TransLink and the provincial government announced Friday morning that they have cancelled the planned May 18 service reductions to Metro Vancouver’s public transit system.
On this date, a total of 41 bus routes were planned to be temporarily suspended, and all remaining bus routes would have seen their service levels decrease to weekend frequencies or less.
Additionally, TransLink will rescind its layoff notices issued to nearly 1,500 employees.
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It is not immediately clear what kind of arrangement has been made between the public transit authority and the provincial government, but TransLink and its Mayors’ Council have been asking for emergency operating funding from both the provincial and federal governments.
According to a release, the cancellation of the plan to reduce services aligns with the provincial government’s plan to restart BC’s economy starting in the middle of May.
Prior to Friday’s announcement, the provincial government committed to restoring TransLink’s service levels to near normalcy (90%) starting in September, when schools and post-secondary institutions and more of the economy are expected to reopen. There was uncertainty with the public transit system’s ability to deliver for the summer months.
Both the provincial government and TransLink have been working towards a “comprehensive solution” to address the public transit authority’s fiscal crisis.
“As we begin to restore the economy through BC’s Restart Plan, services like TransLink will be key to British Columbia’s transition and recovery success,” said Selina Robinson, BC minister for municipal affairs and housing, in a statement.
“We remain committed to working with and supporting TransLink through this difficult time and into recovery to find solutions that will benefit Metro Vancouver and British Columbia as a whole and continue to call on the federal government to join us in this support.”
Due to the plummet in transportation demand, TransLink’s revenues from fares and fuel and parking taxes have also seen corresponding drops. It relies on these sources for over 60% of its revenue.
TransLink has been experiencing a revenue shortfall of $75 million per month against its 2020 budget. Proceeding with the additional and largest service cuts yet, as well as the layoffs, would have allowed it to narrow the revenue-operating cost gap to $50 million per month.
TransLink anticipates it will see a revenue shortfall of between $570 million and $680 million in 2020, and between $120 million and $885 million in 2021. The full fiscal impact over up to four years could range between $710 million and $3.25 billion.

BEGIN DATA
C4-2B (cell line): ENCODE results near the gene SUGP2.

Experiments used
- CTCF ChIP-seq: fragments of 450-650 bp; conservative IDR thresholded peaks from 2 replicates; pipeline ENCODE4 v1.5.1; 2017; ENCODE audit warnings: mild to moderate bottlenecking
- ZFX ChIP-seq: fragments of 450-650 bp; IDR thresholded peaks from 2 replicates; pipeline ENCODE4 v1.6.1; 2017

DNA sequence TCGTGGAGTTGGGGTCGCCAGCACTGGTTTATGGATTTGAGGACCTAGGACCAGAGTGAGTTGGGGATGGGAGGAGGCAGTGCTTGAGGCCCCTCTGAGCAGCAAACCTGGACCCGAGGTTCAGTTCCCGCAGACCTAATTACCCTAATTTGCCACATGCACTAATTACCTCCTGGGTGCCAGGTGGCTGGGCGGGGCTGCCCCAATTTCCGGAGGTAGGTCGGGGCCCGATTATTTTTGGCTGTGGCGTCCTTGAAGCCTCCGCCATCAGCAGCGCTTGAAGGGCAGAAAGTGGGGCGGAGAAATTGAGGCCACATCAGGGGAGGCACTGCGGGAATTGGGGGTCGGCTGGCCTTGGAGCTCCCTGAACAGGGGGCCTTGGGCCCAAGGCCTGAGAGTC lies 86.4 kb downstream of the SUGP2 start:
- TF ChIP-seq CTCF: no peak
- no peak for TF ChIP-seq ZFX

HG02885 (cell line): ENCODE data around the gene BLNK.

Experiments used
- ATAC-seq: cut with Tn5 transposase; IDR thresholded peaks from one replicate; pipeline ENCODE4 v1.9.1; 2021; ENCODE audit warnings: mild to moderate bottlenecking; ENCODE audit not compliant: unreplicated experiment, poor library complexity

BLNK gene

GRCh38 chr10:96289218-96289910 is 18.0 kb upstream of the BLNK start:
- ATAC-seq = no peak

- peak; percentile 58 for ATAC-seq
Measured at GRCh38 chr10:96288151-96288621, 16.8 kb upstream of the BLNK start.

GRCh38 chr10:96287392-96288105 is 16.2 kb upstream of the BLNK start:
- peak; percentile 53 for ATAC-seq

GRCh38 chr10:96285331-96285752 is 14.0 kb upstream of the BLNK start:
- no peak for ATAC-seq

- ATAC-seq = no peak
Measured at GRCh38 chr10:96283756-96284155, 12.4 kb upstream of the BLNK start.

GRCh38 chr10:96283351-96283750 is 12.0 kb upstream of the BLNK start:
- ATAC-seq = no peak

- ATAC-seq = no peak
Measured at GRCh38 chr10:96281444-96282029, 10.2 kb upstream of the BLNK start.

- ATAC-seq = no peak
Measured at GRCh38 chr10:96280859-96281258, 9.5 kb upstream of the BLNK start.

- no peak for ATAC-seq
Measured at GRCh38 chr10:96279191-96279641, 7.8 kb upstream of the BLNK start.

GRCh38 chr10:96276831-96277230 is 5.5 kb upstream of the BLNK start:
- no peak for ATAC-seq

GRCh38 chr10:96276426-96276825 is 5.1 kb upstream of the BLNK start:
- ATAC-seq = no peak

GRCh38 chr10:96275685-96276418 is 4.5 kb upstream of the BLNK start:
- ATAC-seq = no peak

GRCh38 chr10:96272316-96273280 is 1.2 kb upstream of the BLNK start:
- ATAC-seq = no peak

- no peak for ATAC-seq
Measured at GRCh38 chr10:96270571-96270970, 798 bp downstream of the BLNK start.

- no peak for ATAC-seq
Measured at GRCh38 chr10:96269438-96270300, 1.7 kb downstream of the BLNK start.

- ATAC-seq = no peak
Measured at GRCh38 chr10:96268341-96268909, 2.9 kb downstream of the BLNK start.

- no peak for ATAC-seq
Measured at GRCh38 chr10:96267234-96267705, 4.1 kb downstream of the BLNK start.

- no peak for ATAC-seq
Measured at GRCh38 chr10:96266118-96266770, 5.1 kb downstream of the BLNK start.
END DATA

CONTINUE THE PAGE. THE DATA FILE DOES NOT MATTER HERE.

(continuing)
But the immediate move of rescinding the service cuts helps address some of the concerns with the ability to effectively and safely reopen Metro Vancouver’s economy starting later this month. This gradual process of relaxing some of the restrictions, allowing for the reopening of shuttered businesses, services, and attractions, is expected to lead to an increase in transit ridership.
Although ridership has fallen steeply, the reduced service levels have also been layered by physical distancing measures that greatly limit the passenger capacities on buses. Further service cuts would likely reduce the reliability of the public transit system, with riders experiencing long queues and pass-ups.
There were also specific concerns for those who do not have a car and rely on public transit, especially essential service workers in healthcare, grocery stores, and sanitation, as well as seniors, younger generations, and low-income individuals.
“This is another important step forward for re-starting British Columbia and Metro Vancouver’s economy. The transit service provided by TransLink is essential to the lives of hundreds of thousands of people in our region,” said TransLink CEO Kevin Desmond.
“We will be ready to provide safe, reliable transit service as people return to work. We are proud to be partnering with the Province of BC to ensure transit service is there as the economy recovers.”